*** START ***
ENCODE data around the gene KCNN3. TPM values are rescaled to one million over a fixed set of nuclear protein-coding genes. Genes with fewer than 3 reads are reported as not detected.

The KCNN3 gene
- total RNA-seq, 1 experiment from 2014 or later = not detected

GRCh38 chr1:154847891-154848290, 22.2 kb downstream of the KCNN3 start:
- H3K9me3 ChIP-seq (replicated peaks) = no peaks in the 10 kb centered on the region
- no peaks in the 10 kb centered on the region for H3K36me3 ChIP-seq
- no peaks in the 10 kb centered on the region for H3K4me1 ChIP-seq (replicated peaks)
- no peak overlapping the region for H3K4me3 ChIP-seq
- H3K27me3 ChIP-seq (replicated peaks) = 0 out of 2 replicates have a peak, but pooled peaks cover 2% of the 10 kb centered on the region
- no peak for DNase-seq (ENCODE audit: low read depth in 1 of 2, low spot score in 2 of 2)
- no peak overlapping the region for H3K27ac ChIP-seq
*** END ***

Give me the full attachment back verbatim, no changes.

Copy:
ENCODE data around the gene KCNN3. TPM values are rescaled to one million over a fixed set of nuclear protein-coding genes. Genes with fewer than 3 reads are reported as not detected.

The KCNN3 gene
- total RNA-seq, 1 experiment from 2014 or later = not detected

GRCh38 chr1:154847891-154848290, 22.2 kb downstream of the KCNN3 start:
- H3K9me3 ChIP-seq (replicated peaks) = no peaks in the 10 kb centered on the region
- no peaks in the 10 kb centered on the region for H3K36me3 ChIP-seq
- no peaks in the 10 kb centered on the region for H3K4me1 ChIP-seq (replicated peaks)
- no peak overlapping the region for H3K4me3 ChIP-seq
- H3K27me3 ChIP-seq (replicated peaks) = 0 out of 2 replicates have a peak, but pooled peaks cover 2% of the 10 kb centered on the region
- no peak for DNase-seq (ENCODE audit: low read depth in 1 of 2, low spot score in 2 of 2)
- no peak overlapping the region for H3K27ac ChIP-seq